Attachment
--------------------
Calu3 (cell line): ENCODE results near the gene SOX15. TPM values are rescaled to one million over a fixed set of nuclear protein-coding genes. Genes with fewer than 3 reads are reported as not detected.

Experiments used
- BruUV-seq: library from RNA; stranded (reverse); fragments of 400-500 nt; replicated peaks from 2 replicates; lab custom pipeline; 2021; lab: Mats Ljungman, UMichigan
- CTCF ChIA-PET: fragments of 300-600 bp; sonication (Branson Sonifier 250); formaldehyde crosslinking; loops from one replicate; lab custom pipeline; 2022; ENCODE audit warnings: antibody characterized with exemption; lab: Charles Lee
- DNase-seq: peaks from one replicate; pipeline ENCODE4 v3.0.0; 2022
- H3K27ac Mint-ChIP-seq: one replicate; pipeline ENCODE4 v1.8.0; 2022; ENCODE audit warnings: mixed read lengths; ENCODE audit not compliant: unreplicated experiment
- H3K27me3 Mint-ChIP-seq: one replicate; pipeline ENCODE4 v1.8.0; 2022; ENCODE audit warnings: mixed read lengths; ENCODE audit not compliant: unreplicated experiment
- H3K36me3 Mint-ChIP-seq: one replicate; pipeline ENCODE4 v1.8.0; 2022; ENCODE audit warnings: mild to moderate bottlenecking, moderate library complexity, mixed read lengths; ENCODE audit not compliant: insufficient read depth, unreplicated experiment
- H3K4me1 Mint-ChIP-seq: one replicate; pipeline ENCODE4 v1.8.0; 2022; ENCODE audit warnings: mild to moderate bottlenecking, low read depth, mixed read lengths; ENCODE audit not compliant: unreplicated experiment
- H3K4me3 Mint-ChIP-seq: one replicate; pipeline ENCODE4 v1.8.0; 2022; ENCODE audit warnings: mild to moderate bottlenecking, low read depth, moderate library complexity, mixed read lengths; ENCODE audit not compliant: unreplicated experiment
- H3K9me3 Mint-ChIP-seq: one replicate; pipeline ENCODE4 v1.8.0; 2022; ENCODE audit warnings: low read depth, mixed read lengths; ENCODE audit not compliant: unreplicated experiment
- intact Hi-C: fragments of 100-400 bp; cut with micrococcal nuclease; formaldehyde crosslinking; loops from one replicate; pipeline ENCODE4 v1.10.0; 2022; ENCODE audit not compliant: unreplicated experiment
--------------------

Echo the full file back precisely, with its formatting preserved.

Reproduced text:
Calu3 (cell line): ENCODE results near the gene SOX15. TPM values are rescaled to one million over a fixed set of nuclear protein-coding genes. Genes with fewer than 3 reads are reported as not detected.

Experiments used
- BruUV-seq: library from RNA; stranded (reverse); fragments of 400-500 nt; replicated peaks from 2 replicates; lab custom pipeline; 2021; lab: Mats Ljungman, UMichigan
- CTCF ChIA-PET: fragments of 300-600 bp; sonication (Branson Sonifier 250); formaldehyde crosslinking; loops from one replicate; lab custom pipeline; 2022; ENCODE audit warnings: antibody characterized with exemption; lab: Charles Lee
- DNase-seq: peaks from one replicate; pipeline ENCODE4 v3.0.0; 2022
- H3K27ac Mint-ChIP-seq: one replicate; pipeline ENCODE4 v1.8.0; 2022; ENCODE audit warnings: mixed read lengths; ENCODE audit not compliant: unreplicated experiment
- H3K27me3 Mint-ChIP-seq: one replicate; pipeline ENCODE4 v1.8.0; 2022; ENCODE audit warnings: mixed read lengths; ENCODE audit not compliant: unreplicated experiment
- H3K36me3 Mint-ChIP-seq: one replicate; pipeline ENCODE4 v1.8.0; 2022; ENCODE audit warnings: mild to moderate bottlenecking, moderate library complexity, mixed read lengths; ENCODE audit not compliant: insufficient read depth, unreplicated experiment
- H3K4me1 Mint-ChIP-seq: one replicate; pipeline ENCODE4 v1.8.0; 2022; ENCODE audit warnings: mild to moderate bottlenecking, low read depth, mixed read lengths; ENCODE audit not compliant: unreplicated experiment
- H3K4me3 Mint-ChIP-seq: one replicate; pipeline ENCODE4 v1.8.0; 2022; ENCODE audit warnings: mild to moderate bottlenecking, low read depth, moderate library complexity, mixed read lengths; ENCODE audit not compliant: unreplicated experiment
- H3K9me3 Mint-ChIP-seq: one replicate; pipeline ENCODE4 v1.8.0; 2022; ENCODE audit warnings: low read depth, mixed read lengths; ENCODE audit not compliant: unreplicated experiment
- intact Hi-C: fragments of 100-400 bp; cut with micrococcal nuclease; formaldehyde crosslinking; loops from one replicate; pipeline ENCODE4 v1.10.0; 2022; ENCODE audit not compliant: unreplicated experiment